If you want to replace your current roof, there’s a good chance you’re considering asphalt shingles. Asphalt roofs are among the most common and popular roof types available, largely because of the low initial cost and simplicity of installation. But will they hold up to the test of time?
Asphalt shingles come in several styles and are tested for features like wind and weather resistance. Shingles come in a variety of shapes and textures. Many of these features have aesthetic rather than practical applications.
However, laminated, multi-layer shingles, or architectural shingles, are generally heavier and tougher than traditional 3-tab shingles and give roofs a more varied, contoured look. Some shingles are also designed to reflect the sun’s rays and lower air conditioning costs in hot climates.
Some asphalt roof types resist wind damage better than others, often depending on how well they were installed and whether or not they were properly nailed down. If you live in a windy area, choosing shingles with high bond strength and wind resistance will help your roof stay intact.
Hail storms, however, can severely damage asphalt shingles. Impact-resistant shingles may help in the short term, but all asphalt shingles will become more susceptible to hail damage as they get older and wear down. Homeowners in areas where hail damaged roofs are common may be better off with metal or wood shake types of roofing.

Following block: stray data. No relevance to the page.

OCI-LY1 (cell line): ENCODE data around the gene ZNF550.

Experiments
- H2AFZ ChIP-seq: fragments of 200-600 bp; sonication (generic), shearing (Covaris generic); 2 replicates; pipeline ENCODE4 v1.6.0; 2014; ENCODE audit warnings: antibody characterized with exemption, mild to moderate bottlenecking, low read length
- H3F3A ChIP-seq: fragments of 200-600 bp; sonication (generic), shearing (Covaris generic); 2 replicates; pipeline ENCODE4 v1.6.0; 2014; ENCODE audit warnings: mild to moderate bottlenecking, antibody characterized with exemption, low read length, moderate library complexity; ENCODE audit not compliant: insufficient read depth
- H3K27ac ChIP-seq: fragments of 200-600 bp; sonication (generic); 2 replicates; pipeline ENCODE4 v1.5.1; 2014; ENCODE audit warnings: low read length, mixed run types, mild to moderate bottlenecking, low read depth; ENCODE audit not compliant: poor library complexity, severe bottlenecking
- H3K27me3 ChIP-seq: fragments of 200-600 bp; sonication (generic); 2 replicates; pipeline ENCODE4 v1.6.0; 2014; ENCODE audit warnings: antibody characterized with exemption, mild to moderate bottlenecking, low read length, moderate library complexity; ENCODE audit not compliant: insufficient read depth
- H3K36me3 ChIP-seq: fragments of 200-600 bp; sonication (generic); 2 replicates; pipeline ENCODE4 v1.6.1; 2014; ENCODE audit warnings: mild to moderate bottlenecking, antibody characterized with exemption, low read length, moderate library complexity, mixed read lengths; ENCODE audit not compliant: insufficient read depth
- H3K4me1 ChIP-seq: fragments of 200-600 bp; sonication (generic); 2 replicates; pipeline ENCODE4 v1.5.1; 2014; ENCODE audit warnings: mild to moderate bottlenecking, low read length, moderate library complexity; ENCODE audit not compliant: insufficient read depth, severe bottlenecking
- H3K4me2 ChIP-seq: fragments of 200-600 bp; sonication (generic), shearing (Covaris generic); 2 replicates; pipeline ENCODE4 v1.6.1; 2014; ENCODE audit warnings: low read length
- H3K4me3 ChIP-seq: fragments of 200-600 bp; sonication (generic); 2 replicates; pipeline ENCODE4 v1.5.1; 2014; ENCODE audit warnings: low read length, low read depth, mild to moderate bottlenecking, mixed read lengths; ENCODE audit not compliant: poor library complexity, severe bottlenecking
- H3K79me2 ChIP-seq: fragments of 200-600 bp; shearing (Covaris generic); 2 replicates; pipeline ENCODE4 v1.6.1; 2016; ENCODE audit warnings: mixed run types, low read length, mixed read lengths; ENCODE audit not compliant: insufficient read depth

Fiberglass shingles have a fairly good resistance to fire, but organic shingles don’t hold up as well under heat. Residents of areas prone to forest fires or other risk factors should go with fiberglass asphalt or metal shingles over organic asphalt shingles.
Asphalt shingles can promote algae growth. This doesn’t damage shingles, but it can make your house look less polished and may increase moss growth as well. Some manufacturers offer algae growth warranties, and there are ways to clean your roof as well. You can also replace algae-covered shingles with new ones that match the roof shingle color as closely as possible.
Asphalt shingles are good roofing solutions in climates where the weather stays fairly consistent and they won’t be exposed to as much thermal shock, thermal loading or oxidation. Talk to a roofer in your area about roof types that will work for your home.